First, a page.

The Pinkburst Guitars – Front row (left to right): Fender Custom Shop Stratocaster, Gibson Custom Shop Les Paul, PRS Custom 24. Second row: Ruokangas Duke Custom, Epiphone Jay Jay French Elitist Les Paul, Gibson Custom Shop SG, Gibson Custom Shop ES-335. Third row: Fender Custom Shop Telecaster, Martin 000-18, Gretsch G6120. Fourth row: Epiphone Thunderbird, Fender Custom Shop ’75 Jazz Bass Reissue, Gibson J-200.

Can you take us back to what started all this—Samantha’s uveitis diagnosis?

Samantha was examined at school by a very young doctor who saw something unusual and suggested we see another doctor. I live in New York City, where Dr. Brian Herschorn looked at Samantha and saw it in two seconds. He said, “You’d better sit down.” Uveitis is an autoimmune condition, and a majority of girls with juvenile rheumatoid arthritis [JRA] have uveitis. If you have JRA, you have a 75 percent chance of developing uveitis. If you have uveitis, you have a 20 percent chance of developing JRA. As a parent, you suddenly find yourself learning about something you never heard of.

How horrifying. What happened next?

With uveitis, all roads lead to Dr. Stephen Foster at MERSI, the Massachusetts Eye Research and Surgery Institution. We went to Boston and he explained the prognosis. The problem with this disease is that many doctors throw topical steroids at it, but they can cause blindness if they’re overused, because they cause cataracts. Dr. Foster’s research said that systemic chemotherapy drugs are the way to go. Because of the connection to juvenile rheumatoid arthritis, they had to do a lot of tests to ensure that Samantha had nothing else, so it was an entirely long-term thing, with constant observation and multiple doctors— including JRA specialists—to monitor her while she was on medication. The two systemic drugs are cancer drugs—Methotrexate and Remicade. They use drops to lower the inflammation immediately and systemic drugs to hold back inflammation. A certain percentage of girls between 17 and 18 go into remission, because the body’s immune system develops and the body stops it. You take your child to checkups every three, six, and nine weeks, and you pray that the cells did not come back. And then come the drops to pull them back, and how many cells and floaters are in the back of the eye, and with every step backward, your heart sinks.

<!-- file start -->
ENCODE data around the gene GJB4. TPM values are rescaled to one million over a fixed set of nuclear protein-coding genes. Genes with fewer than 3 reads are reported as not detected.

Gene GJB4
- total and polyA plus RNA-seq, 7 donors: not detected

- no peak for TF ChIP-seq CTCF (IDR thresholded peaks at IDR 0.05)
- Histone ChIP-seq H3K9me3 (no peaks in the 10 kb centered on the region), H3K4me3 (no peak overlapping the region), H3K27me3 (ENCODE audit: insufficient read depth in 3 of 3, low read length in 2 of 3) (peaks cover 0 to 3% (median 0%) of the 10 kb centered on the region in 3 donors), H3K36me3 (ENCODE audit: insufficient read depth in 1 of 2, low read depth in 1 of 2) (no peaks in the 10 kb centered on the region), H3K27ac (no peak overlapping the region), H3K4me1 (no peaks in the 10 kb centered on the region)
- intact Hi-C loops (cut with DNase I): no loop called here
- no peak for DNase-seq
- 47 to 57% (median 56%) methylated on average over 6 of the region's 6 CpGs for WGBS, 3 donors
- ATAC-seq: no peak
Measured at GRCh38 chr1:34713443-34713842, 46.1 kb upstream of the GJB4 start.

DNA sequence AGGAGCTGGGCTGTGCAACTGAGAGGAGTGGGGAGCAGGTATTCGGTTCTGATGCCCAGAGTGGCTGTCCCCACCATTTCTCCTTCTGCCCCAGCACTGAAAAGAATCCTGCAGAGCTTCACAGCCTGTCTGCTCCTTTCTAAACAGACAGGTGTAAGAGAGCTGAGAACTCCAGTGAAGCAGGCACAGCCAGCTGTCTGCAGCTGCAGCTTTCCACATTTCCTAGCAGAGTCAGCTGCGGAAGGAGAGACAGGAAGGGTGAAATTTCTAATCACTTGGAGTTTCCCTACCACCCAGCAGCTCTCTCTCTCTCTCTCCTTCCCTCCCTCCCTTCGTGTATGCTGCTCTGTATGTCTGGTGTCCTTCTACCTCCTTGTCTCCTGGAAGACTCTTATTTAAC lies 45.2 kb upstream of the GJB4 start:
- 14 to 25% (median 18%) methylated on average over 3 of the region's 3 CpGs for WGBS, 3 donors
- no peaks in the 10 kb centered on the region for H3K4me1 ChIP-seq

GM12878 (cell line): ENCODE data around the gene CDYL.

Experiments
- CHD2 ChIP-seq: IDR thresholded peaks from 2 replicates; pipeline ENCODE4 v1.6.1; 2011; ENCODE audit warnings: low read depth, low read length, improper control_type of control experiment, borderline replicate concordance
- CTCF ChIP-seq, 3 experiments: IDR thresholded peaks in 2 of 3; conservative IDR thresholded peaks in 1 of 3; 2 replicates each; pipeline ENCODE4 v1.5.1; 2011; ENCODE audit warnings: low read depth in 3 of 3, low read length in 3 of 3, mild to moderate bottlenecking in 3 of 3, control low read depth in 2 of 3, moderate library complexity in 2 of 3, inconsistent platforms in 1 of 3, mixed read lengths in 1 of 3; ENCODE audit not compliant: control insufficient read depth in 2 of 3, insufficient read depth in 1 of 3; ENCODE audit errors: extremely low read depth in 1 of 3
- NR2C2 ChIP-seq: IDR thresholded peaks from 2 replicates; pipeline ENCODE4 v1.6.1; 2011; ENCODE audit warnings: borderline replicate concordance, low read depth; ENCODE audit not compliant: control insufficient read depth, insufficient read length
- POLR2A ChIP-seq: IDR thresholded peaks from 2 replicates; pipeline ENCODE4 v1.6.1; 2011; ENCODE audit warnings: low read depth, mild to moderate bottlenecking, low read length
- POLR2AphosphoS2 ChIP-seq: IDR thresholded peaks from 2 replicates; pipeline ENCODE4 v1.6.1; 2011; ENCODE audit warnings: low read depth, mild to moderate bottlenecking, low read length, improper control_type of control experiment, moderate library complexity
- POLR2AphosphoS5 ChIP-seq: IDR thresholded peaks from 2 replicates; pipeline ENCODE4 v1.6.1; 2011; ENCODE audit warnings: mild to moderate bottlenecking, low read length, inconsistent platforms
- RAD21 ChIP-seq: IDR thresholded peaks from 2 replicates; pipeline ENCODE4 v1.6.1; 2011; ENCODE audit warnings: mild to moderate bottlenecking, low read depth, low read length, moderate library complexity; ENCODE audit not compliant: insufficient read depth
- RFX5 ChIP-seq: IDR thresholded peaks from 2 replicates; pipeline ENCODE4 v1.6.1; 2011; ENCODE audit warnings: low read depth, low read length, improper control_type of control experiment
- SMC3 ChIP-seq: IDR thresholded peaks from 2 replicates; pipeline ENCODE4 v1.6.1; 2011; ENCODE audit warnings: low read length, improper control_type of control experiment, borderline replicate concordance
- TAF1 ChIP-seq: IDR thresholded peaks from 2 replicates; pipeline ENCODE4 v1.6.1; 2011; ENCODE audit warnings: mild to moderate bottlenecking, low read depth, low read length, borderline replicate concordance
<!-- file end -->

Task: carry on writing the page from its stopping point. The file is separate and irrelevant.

Methotrexate and remicade are potentially toxic, right?

Yes, absolutely. Methotrexate did not work. Remicade is a wonderful drug with two problems. First, it costs $20,000 a dose—or $19,700 if you have insurance—and is administered intravenously in a cancer ward. Second, it lowers the immune system so much that you get sick all the time. But it holds back the inflammation. Samantha went to New York-Presbyterian Hospital for a threeyear period for the monitoring of possible juvenile rheumatoid arthritis complications that come with uveitis. But she would look around at kids with cancer and say, “They are way worse off than me.” She went through treatment, was clear for six months, and then it came back with a vengeance and she had to start on a new drug called CellCept. It’s an organ-rejection drug that she took for two or three years, and it held the inflammation back. Her vision is 20/20 now with contacts—she’s nearsighted, like her parents—but she has the beginning of cataracts because of the eye drops.

CellCept is self-administered, so the efficacy is debatable, because my daughter had to take three pills twice a day and not eat for two hours before or after taking the medication. There had to be another way. So now she is on HUMIRA, which is injected every two weeks by a doctor, and she has responded well. She’s been on it for four months and her eyes are clear. She will stay on it for two years and then wean off of it and see what happens.

The Pinkburst Amps – Front row (left to right): Orange Rocker 30, Vox AC15C1, Fender TV Twelve,
Fender ’65 Deluxe Reverb. Second row: Marshall JTM-45 Bluesbreaker reissue, Vox AC30C2,
Fender ’65 Twin Reverb reissue, Diamond Amplification Positron head and cab. Third row: Hartke
HA2500 head and 410XL cabs, Marshall JCM800 head and 1960A 4x12 cab, Marshall 1959 Super
Lead reissue head and 1960A cab, Mesa/Boogie Dual Rectifier head and 4x12 cab.

Does she still see Dr. Foster?

Dr. Foster sees her, as does Dr. C. Michael Samson, of New York Eye and Ear Infirmary, who was trained by Dr. Foster. Dr. Herschorn, Dr. Samson, and Dr. Foster are in the loop with Samantha, her mother, and me.